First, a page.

Thursday, March 17, 2011

The Psalms are so violent!

"I don't like the parts of the psalms that talk about war and vengeance and squashing my enemies like bugs. I mean, some psalms are really beautiful,  but these  other ones...aren't we supposed to love our enemies, to be peaceful and forgiving?"

Today's Office of Readings  put me in mind of this complaint. Apparently King David is celebrating and thanking God for some victory. Mixed in with the praise and thanksgiving is a lot of gloating:

I pursued and overtook my foes, never turning back till they were slain.  I smote them so they could not rise; they fell beneath my feet.. I crushed them fine as dust before the wind; trod them down like dirt in the streets...foreign nations came to me cringing....( from Ps 18)

Kinda harsh, don't ya think? You can almost hear the "BWAH-HA-HA-HA!"

Luckily, we don't have to make any judgments about Kind David or the righteousness of whatever battle he is celebrating in this psalm. We do have to decide what to do with such language in our prayers. Here's some ideas. 

1. Suppose you have just made some huge strides towards overcoming the worst of your faults. You know--the one you have to confess every single time you go to confession. The one that never seems to improve. Suddenly, through a combination of grace and grit, it's no longer a problem. And you are now making strides in the opposing virtue. Wouldn't the victory boast of psalm 18 express perfectly your feelings towards the evil inclinations you have crushed, and  towards the evil spirits that had tempted you to this sin?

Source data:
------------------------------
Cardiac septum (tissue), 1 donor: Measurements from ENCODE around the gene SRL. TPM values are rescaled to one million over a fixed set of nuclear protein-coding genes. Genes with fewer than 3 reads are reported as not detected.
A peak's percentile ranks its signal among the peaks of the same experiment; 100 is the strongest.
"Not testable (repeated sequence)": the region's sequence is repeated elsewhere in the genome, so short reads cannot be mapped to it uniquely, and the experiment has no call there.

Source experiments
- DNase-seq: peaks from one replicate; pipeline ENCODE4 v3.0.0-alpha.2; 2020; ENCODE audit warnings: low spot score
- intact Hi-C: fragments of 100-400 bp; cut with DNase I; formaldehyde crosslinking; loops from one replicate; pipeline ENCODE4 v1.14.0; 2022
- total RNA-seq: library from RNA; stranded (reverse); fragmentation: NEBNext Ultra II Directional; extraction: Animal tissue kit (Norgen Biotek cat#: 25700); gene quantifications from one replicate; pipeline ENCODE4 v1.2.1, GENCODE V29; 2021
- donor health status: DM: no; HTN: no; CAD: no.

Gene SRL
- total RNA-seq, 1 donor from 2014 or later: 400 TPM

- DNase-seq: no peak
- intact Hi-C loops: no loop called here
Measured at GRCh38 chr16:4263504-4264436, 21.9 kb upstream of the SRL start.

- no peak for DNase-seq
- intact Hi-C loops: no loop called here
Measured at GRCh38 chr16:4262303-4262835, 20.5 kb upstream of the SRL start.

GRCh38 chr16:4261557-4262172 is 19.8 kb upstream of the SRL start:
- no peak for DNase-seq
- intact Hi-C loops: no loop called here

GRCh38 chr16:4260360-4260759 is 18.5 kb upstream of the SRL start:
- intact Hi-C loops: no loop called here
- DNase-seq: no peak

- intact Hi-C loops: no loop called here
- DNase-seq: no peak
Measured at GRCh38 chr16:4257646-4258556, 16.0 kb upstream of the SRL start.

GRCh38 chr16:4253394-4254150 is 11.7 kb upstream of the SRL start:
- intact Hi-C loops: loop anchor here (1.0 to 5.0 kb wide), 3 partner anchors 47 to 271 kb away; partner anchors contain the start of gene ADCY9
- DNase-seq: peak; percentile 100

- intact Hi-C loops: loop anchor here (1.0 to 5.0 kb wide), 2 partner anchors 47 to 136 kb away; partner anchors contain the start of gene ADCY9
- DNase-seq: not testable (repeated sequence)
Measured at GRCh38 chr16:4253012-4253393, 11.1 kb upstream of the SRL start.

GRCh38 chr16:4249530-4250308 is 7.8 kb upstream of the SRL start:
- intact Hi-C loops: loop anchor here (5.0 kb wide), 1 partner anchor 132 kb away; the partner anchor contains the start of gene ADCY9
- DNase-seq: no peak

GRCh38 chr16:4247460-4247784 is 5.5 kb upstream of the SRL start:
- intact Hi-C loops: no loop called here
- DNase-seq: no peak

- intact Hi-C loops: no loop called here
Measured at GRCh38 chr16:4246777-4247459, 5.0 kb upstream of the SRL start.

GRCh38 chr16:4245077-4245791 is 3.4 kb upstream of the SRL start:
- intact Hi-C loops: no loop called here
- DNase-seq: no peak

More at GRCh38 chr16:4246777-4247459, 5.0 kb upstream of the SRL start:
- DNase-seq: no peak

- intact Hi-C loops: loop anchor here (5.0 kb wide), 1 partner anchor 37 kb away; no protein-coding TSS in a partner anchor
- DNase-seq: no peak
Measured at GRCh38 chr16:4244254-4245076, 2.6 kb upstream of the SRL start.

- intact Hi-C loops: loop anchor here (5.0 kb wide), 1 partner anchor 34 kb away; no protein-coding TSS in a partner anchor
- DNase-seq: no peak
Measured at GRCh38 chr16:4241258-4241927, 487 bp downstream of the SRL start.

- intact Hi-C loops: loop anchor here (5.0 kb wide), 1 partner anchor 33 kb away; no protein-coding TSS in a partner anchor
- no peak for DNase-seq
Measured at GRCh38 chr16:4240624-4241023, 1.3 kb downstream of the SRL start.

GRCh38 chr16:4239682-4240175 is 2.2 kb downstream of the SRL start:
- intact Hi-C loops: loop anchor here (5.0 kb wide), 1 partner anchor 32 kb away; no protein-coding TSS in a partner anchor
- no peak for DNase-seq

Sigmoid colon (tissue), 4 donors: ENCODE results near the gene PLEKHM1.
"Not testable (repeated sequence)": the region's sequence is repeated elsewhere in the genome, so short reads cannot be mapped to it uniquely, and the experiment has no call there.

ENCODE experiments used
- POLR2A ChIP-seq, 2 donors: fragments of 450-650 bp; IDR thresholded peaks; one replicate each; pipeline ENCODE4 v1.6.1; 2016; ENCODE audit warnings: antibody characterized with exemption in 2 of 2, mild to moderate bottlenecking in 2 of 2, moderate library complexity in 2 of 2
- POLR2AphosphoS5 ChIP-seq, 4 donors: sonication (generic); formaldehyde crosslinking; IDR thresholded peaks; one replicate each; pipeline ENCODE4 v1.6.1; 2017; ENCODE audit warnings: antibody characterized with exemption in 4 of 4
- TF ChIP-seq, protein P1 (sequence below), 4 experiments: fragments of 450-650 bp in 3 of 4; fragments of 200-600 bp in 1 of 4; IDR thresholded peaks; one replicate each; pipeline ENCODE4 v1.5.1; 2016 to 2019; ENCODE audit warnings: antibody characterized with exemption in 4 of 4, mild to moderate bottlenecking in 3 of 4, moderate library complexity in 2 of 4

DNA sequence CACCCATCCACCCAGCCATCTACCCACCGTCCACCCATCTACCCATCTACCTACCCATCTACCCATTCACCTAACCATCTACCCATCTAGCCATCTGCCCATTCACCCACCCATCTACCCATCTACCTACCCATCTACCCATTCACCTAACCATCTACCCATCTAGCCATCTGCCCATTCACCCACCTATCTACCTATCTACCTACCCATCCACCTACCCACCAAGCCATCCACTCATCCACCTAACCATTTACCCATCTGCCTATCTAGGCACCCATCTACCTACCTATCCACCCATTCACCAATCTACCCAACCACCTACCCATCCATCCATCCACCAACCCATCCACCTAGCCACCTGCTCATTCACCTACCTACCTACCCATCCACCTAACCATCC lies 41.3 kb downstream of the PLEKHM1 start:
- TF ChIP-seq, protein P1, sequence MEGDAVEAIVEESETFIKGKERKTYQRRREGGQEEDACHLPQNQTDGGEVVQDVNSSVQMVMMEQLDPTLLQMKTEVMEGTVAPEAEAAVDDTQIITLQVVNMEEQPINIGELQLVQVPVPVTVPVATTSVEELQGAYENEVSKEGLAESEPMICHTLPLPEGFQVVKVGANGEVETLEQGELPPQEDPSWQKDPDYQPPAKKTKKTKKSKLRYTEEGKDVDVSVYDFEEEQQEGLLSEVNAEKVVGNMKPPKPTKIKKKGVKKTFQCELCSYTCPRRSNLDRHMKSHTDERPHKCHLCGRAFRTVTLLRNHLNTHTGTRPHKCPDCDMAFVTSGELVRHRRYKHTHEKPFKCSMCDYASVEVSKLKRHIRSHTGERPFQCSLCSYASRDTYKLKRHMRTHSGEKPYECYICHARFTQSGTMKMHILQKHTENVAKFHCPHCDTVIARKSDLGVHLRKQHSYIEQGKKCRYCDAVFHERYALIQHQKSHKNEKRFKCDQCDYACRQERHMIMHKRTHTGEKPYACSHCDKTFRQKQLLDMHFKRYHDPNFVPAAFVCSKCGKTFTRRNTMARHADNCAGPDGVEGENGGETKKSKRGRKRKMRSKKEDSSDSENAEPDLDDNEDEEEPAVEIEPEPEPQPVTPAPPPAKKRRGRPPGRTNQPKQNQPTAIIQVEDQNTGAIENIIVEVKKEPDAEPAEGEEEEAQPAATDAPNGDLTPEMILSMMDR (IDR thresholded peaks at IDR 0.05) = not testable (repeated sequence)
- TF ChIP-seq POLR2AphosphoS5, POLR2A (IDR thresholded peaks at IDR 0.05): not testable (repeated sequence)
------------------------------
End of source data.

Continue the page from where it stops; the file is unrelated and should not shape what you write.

2. Imagine that you have read in the news of some impressive pro-life victory in the courts or in an election. Or you've just read some impressive statistics of the growth of the Church in, say, Africa? Again, these words would be just the thing to celebrate success against the forces of error and death, would they not?

3. Imagine Jesus praying this psalm and anticipating his own victory over sin, Satan, and death. Fr. John Brook, in his commentary The School of Prayer, says "It was on the cross, not the battlefield, that the great victory over our enemies was won. As we pray the psalm we rejoice in the triumph of the cross."

So you see, there are enemies one should be happy to crush, smite, and squash like bugs.






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